What We Love:
They have a clear brand voice that’s young, relatable, and trend-driven — just like their reader. Domino is the friend who’s house is always on point and whose parties are always Pinterest-worthy. Plenty of whitespace, and well-styled images set their email campaigns apart from other eCommerce brands whose main objective seems to be stuffing as many links and products into each email as humanly (or robotically) possible.
We also love the #Sodomino hashtag that lets users tag aspirational imagery on social media. Not only does it build a sense of community among readers, it also acts as a type of photographic testimonial. A way for those who have made a purchase or been inspired by Domino to share the beautiful results with pride.
3. Apartment Therapy
According to Forbes, Apartment Therapy (AT) is “one of the most influential interior design sites on the Web.” Founded by Maxwell Ryan, who earned his title as “Apartment Therapist” by scootering around to clients’ homes, AT now serves as an online hub for design inspiration, house tours, shoppable decor roundups, and a series of bestselling books.
What We Love:
Their voice varies depending on the content. This is not easy for brands to do, but it is valuable. AT is targeting a different reader with A Bohemian Surfer’s Paradise in France than they are with A Dozen Tips for a Super-Organized Dorm Room. In the former, the tone is decidedly editorial and aspirational, while the latter takes a more casual, practical tone. The best way to inspire your audience to action? Meet them where they are and speak to them in a way that resonates.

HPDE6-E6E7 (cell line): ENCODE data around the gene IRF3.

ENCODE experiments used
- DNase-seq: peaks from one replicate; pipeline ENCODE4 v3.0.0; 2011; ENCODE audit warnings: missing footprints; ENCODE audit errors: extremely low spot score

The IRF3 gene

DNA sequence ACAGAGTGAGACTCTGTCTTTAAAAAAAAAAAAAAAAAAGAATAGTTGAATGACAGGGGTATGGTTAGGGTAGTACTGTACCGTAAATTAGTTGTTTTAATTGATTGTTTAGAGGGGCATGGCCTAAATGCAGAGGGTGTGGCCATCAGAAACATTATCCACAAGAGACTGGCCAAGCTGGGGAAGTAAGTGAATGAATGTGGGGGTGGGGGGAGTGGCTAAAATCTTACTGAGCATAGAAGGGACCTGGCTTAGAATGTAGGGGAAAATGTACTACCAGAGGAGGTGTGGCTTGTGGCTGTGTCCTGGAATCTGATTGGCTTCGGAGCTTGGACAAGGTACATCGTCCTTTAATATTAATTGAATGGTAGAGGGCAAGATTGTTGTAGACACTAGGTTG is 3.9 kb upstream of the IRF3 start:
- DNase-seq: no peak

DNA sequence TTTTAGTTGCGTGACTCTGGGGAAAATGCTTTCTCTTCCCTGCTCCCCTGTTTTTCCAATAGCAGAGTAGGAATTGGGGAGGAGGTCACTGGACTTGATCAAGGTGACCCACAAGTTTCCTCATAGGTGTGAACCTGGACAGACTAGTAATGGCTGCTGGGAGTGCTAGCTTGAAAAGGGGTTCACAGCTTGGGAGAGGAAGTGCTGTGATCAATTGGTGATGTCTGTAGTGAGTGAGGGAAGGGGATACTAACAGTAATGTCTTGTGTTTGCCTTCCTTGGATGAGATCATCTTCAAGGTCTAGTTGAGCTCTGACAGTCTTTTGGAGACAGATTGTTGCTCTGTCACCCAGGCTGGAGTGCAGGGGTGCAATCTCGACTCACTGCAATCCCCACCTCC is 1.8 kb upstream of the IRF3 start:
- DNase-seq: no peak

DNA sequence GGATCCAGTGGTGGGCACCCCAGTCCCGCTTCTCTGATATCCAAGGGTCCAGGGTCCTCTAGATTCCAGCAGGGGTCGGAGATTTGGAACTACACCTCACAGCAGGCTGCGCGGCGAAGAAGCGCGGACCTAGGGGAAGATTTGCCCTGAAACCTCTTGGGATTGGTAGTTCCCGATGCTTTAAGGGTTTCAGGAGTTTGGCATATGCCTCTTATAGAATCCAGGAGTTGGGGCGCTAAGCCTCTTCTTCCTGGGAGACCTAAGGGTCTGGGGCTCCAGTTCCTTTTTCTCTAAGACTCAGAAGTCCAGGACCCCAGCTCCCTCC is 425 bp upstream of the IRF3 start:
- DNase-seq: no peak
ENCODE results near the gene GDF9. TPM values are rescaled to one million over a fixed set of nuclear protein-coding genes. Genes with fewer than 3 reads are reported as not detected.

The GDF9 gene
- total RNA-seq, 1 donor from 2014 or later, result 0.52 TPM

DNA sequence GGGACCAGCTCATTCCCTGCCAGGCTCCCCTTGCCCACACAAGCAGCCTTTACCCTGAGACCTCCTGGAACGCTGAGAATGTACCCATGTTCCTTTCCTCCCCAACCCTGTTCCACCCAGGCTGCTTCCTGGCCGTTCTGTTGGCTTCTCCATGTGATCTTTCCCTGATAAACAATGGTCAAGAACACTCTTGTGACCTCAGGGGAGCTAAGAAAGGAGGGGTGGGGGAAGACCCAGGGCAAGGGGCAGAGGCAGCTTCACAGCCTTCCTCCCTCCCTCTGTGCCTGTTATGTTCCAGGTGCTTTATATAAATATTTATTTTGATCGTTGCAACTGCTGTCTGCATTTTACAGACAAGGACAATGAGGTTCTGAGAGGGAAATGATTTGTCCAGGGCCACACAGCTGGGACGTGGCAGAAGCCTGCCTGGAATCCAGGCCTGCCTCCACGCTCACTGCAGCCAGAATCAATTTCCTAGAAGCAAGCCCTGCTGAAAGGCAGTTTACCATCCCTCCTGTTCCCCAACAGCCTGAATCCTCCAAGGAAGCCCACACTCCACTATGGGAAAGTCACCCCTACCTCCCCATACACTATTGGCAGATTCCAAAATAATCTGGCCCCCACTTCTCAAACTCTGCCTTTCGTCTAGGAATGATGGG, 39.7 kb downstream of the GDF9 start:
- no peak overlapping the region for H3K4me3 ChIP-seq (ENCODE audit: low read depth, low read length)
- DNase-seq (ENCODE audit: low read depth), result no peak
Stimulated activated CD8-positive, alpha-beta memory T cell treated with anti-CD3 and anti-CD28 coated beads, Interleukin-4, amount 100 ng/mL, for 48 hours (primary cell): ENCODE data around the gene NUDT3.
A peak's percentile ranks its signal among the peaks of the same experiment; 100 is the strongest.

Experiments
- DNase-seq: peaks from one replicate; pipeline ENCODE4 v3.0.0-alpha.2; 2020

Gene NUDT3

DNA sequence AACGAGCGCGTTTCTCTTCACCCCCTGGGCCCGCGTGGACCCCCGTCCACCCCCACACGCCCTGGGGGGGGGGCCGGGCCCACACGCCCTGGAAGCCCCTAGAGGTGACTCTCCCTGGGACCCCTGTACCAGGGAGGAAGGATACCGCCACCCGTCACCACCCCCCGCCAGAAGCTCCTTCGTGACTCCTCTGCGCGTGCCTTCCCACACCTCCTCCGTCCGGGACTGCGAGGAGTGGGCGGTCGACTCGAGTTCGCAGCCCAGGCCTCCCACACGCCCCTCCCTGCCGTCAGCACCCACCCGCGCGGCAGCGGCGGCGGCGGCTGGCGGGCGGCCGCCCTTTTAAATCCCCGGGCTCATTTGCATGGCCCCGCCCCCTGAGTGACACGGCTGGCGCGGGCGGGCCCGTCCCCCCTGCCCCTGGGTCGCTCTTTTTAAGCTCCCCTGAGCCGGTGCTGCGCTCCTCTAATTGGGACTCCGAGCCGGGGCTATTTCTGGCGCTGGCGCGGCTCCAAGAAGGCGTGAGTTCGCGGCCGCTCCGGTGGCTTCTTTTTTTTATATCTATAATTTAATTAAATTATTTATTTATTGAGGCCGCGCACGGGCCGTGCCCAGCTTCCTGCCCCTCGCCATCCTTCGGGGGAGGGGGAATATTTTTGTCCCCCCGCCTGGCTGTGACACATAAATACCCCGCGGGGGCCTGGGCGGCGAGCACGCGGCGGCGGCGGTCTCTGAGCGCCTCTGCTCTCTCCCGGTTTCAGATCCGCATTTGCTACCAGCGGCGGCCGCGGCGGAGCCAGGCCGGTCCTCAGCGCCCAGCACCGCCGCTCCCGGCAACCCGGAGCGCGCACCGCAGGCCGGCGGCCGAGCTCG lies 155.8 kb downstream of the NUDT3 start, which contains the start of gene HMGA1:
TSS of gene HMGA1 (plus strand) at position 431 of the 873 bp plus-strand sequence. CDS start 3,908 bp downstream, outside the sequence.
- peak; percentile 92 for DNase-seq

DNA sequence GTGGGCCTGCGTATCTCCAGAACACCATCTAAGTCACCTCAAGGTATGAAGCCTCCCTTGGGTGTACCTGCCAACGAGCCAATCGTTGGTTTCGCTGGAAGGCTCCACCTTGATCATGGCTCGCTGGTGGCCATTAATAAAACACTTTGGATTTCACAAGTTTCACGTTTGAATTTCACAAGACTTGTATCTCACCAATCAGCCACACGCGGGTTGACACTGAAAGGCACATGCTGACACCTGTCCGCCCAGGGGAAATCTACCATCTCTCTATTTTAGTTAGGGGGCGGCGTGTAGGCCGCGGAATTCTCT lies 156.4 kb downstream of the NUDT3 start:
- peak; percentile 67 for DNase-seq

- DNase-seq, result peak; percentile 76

We’re also fans of their reader-sourced content. “Renovation Diaries” is series featuring week-by-week photo journals of reader renovations. From contractor arguments to budgetary constraints, we see every step on the way to a beautiful, finished room. The result is an authentic look at what makes interior design so compelling — the people who inhabit each room.
Bri Emery started DesignLoveFest during the rise and reign of the lifestyle blogger. What began as a way for Bri, a 9-to-5 designer, to share inspiration and a few side projects, has grown into a successful website, and a studio offering graphic design and branding services. Her client list boasts impressive work for Gap, Procter & Gamble, and a recent collaboration for Target.